How can we prepare to meet the future work and education landscape which is rapidly transforming at an unprecedented rate? On the 24th May 2019, the Johannesburg Business School hosted an interactive seminar on the future of work and learning to engage with the various opportunities that Industry 4.0 presents across a variety of sectors.

The Fourth Industrial Revolution also presents a host of challenges in uplifting South African industries to become major role players on a global scale. The experts that participated in this event included: Prof Lyal White, the Senior Director of Johannesburg Business School; Glen Gillis, Managing Director of Sea Monster Entertainment; Kieno Kammies, AI and ESD Strategist and Consultant; Colleen Millar, Executive Head and Director of Rallim Prep; as well as Vish Sanghani, Global Head of Learning: Corporate and Investment Banking at Standard Bank.

The panelists were in agreement that a disruption of traditional models in workplaces and in classrooms needs to be implemented to ensure that South Africa stays competitive and embraces the wealth of opportunities that technologies such as Artificial Intelligence, Machine Learning, Virtual Reality, and robotics have to offer.

In the current epoch the emphasis on skills, such as interdisciplinary thinking and learning, critical thinking and problem-solving skills, adaptability, and creativity, is crucial. An understanding of how to bridge the gap between human and machine in increasingly augmented environments is necessary for companies to remain competitive.

Kieno Kammies said that the future of learning is an “education system which can pivot as fast as technology does”. He also believes that harnessing technology to facilitate the engagement of micro enterprises with big supply chains will significantly boost South Africa’s GDP.

Colleen Millar discussed how innovation needs to be addressed in the South African schooling system. She presented her model of the Rillam Modern Learning Environment and the innovative project of educating learners for jobs that do not yet exist. Colleen identified the importance of customising the education process to accommodate different learning styles and speeds of learning. In this process the learners become an active part of the learning process which fosters critical engagement with the content. The future might be uncertain, but the important skill of adaptability will ensure that learners can flexibly navigate through each field of work.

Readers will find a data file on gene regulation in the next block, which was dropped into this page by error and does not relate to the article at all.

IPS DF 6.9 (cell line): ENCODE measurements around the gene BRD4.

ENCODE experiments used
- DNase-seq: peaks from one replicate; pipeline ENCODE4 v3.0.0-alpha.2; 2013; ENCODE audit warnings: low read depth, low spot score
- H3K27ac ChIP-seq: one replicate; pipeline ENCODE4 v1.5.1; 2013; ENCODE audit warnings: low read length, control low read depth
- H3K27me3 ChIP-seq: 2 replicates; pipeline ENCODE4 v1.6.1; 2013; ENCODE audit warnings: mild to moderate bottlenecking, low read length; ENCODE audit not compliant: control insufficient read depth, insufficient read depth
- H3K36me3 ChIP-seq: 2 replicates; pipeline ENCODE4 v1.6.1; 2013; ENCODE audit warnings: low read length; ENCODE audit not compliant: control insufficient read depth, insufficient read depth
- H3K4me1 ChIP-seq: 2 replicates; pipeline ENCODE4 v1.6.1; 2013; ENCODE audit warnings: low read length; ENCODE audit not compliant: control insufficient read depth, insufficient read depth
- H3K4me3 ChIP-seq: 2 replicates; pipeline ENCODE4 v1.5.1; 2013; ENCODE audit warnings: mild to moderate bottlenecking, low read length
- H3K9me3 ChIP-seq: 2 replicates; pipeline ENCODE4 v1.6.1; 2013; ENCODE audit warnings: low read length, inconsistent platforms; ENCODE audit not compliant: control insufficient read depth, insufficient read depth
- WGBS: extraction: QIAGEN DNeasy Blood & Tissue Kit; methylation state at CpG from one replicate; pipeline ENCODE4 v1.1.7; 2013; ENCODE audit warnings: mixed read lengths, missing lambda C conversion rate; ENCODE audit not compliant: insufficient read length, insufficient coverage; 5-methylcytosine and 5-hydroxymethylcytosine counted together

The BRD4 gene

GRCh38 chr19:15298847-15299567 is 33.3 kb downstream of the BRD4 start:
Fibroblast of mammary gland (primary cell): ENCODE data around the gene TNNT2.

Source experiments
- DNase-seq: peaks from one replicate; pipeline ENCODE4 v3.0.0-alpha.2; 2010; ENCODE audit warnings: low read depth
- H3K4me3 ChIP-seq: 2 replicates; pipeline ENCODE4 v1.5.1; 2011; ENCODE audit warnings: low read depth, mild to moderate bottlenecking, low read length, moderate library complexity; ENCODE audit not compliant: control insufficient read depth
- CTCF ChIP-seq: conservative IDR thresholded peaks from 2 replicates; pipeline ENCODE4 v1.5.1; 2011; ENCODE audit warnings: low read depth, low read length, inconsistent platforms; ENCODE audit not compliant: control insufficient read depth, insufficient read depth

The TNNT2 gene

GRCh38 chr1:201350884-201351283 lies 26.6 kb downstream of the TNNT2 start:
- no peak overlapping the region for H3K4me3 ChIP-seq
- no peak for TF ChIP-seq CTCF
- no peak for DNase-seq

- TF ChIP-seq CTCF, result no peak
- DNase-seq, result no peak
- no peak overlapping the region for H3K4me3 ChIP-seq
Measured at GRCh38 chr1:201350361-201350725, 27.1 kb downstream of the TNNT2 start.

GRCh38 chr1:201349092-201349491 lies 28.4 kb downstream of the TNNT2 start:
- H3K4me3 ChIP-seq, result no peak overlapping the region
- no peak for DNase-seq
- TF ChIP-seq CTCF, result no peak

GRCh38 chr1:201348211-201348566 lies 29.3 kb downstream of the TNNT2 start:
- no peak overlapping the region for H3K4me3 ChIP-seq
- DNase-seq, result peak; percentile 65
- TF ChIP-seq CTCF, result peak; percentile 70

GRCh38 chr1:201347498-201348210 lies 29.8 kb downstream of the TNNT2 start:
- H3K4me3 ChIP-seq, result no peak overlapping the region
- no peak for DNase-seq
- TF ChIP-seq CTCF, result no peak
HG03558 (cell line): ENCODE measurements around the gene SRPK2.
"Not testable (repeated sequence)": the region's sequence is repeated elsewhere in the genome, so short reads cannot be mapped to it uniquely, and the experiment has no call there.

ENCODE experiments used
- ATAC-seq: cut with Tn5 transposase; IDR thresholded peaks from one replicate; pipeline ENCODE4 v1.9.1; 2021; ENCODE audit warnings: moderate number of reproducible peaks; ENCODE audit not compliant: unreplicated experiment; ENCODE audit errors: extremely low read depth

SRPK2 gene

Glenn Gillis endorsed using gaming as a method of learning. He said that “games make learning voluntary”. The days of learning everything about business via a highly theoretical textbook are over as gaming can be used as a tool to teach entrepreneurship and to develop a business-like acumen based on scenarios that the avatar in the game encounters. The convergence of technology, art, storytelling, and science provides the ideal platform to assess employee’s problem solving and critical thinking skills. The future of psychometric testing is moving from Western-centric models based on the nuances of language to a Games-based Assessment referred to as gamified testing where users are tested based on their responses to situations when immersed in a game.

The business landscape is changing completely with technology as the driving force; however, the human capabilities of versatile employees are businesses most valuable asset at this point in time. Vish Sanghani focused on developing young talent by emphasising the importance of leadership, and embracing the future of learning. He said that “anything that can be disrupted will be disrupted” by technological advances.

He uses an empowerment-based model, rather than a strictly hierarchical model, to engage with employees because the future of the workplace necessitates knowing staff members and gaining insight from their understanding of organisational practices. This reciprocity encourages diverse methods of working because the future augmented workforce relies on a strong understanding of adaptability and flexibility.

The Johannesburg Business School situates the issues surrounding the Fourth Industrial Revolution within a South African context. The core concept of their innovative MBA which will be implemented in 2020 is to be unique in its inter-disciplinary approach and to be disruptive to outdated paradigms of learning. This MBA is specifically crafted for the African landscape to ensure that small to medium businesses will grow and flourish, while also developing a global consciousness. The workplace of tomorrow is built on creativity, collaboration, storytelling, and adaptability. Join the Johannesburg Business School to take part in the revolution.